Background: In randomized controlled trials of expedited partner therapy (EPT), among patients in the EPT arm, the proportion of partners believed to have taken the medication ranged from 56% to 85%. Little is known about the content of successful and unsuccessful EPT negotiations between patients and their partners. The aim of this study was to describe how patients made decisions about EPT and what they did with the EPT medication packs dispensed to them.
Methods: We performed a qualitative study at the Baltimore City Health Department sexually transmitted disease clinics, which instituted an EPT pilot program in 2007. In-depth interviews were conducted with 31 patients, 1 week to 3 months after they had accepted EPT to bring to their partners. Taped interviews were transcribed verbatim and coded using ATLAS.ti 6 qualitative software. Codes were further combined into more comprehensive themes that were mapped onto the study's main aim.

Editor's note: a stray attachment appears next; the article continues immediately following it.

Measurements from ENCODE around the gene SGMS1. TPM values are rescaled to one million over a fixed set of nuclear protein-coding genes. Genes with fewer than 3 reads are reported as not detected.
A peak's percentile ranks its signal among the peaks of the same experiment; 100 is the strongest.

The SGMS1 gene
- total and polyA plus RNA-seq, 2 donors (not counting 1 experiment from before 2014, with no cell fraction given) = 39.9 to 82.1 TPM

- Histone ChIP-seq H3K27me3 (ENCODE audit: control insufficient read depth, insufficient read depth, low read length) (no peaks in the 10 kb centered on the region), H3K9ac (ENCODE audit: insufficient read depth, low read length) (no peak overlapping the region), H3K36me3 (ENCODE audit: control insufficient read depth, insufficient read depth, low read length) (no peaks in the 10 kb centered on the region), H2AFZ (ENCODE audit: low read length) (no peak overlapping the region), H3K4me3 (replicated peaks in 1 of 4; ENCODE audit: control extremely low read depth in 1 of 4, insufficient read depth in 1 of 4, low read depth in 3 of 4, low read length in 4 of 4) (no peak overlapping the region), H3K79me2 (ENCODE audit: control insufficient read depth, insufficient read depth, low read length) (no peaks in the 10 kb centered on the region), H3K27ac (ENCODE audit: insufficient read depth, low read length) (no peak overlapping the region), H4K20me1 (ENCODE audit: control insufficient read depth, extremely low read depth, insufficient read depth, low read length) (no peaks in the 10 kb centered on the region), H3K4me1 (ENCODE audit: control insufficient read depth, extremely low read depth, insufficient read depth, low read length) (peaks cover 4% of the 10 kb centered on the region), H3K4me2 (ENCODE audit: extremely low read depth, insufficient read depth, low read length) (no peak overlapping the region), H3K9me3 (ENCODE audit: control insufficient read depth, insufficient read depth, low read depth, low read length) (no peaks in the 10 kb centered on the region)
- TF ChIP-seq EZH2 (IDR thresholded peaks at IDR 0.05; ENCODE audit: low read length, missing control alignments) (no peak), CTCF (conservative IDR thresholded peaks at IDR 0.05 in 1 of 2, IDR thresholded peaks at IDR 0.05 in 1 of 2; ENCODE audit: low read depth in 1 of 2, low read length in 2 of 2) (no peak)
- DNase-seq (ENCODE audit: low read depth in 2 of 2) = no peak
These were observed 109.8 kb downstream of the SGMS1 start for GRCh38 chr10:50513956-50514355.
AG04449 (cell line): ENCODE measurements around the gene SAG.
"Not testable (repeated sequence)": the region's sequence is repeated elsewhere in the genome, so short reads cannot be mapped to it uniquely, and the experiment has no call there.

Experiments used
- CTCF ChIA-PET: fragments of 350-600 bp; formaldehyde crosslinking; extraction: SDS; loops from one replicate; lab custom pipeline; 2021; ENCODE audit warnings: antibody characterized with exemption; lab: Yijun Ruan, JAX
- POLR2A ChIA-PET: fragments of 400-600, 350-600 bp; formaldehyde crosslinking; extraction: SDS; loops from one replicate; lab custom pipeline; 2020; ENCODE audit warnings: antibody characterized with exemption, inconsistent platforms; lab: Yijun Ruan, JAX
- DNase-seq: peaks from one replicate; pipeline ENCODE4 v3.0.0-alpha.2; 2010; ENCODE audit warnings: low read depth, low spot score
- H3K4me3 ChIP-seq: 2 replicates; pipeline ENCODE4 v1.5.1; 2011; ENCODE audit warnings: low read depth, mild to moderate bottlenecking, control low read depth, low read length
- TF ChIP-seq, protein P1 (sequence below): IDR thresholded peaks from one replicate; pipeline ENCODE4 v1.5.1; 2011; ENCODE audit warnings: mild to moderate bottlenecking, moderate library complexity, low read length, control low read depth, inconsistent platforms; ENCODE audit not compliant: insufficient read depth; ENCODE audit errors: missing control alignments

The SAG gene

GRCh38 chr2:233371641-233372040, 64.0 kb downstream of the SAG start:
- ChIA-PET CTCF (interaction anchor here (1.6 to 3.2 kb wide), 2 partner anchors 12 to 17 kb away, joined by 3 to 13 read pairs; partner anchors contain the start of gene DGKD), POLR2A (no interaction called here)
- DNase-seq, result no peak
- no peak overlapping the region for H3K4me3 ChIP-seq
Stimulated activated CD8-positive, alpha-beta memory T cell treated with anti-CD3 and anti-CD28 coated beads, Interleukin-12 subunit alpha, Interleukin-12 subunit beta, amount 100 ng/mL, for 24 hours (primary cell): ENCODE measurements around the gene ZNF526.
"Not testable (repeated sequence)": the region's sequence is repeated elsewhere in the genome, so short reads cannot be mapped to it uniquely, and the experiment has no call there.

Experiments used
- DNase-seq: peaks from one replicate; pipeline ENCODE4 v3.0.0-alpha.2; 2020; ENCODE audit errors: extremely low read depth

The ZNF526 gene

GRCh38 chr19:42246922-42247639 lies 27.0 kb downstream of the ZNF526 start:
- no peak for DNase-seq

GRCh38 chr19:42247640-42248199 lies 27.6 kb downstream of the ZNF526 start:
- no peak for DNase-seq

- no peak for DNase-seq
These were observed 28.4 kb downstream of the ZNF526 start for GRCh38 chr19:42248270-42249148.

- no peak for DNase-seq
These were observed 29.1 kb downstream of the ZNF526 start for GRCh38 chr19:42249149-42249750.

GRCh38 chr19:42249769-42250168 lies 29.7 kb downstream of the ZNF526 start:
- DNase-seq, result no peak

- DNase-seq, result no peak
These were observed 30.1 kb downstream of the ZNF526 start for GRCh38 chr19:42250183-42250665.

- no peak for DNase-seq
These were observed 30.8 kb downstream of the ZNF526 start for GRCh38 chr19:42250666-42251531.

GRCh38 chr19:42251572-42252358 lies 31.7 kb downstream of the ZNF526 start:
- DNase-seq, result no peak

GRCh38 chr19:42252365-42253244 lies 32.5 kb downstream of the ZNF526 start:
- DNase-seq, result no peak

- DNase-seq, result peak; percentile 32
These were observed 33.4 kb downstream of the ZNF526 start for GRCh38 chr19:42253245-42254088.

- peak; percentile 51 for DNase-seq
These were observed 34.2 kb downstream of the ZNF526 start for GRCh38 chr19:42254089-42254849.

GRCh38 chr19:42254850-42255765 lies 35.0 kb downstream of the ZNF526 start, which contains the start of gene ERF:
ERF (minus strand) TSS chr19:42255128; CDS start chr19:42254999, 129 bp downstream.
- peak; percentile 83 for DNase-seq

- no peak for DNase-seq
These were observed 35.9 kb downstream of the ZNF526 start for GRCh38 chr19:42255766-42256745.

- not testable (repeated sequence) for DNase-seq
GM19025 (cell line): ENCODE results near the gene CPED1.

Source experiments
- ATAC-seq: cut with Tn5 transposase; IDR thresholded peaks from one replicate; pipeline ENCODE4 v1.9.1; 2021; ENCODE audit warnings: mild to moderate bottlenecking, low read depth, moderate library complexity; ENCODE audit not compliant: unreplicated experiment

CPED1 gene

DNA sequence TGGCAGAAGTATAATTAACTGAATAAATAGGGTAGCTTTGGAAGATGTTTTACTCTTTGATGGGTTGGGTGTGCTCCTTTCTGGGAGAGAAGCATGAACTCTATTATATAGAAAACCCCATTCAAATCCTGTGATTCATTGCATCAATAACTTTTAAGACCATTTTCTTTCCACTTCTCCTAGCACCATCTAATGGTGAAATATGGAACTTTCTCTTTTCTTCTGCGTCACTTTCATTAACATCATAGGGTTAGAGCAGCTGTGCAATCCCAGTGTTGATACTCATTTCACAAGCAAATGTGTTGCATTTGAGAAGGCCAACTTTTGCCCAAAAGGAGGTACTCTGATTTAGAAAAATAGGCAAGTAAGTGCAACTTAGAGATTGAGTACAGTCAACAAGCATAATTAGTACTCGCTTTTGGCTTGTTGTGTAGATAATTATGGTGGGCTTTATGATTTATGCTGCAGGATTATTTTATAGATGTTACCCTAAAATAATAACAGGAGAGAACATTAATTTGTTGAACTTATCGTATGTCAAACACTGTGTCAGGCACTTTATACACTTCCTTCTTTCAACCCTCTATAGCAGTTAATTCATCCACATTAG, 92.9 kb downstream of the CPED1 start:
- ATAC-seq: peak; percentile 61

Results: Participants were innovative about how to get medication to their partners and indicated a deep sense of concern and responsibility for their partners' health. On the other hand, participants reported of being anxious about the interaction and sometimes felt that they lacked the words to talk with their partners about EPT. Some participants used EPT in unexpected ways, such as giving it to people other than their sex partners or taking it themselves.
Conclusions: Enhancing the counseling that accompanies EPT may improve patients' success in delivering it to their partners.
In-depth interviews of patients who accepted expedited partner therapy revealed how they made decisions about expedited partner therapy and what they did with the medication packets.
From the Department of Population, Family and Reproductive Health, Johns Hopkins Bloomberg School of Public Health, Baltimore, MD
The authors thank Jonathan Zenilman, Emily Erbelding, and Wynona China for their contributions to this manuscript.
Supported by the Johns Hopkins Training Program in Sexually Transmitted Infections (T32-A1050056).
Correspondence: Elizabeth Temkin, MSN, Department of Population, Family and Reproductive Health, Johns Hopkins Bloomberg School of Public Health, 615 N. Wolfe St. Baltimore, MD 21205. E-mail: firstname.lastname@example.org.
Received for publication September 15, 2010, and accepted December 21, 2010.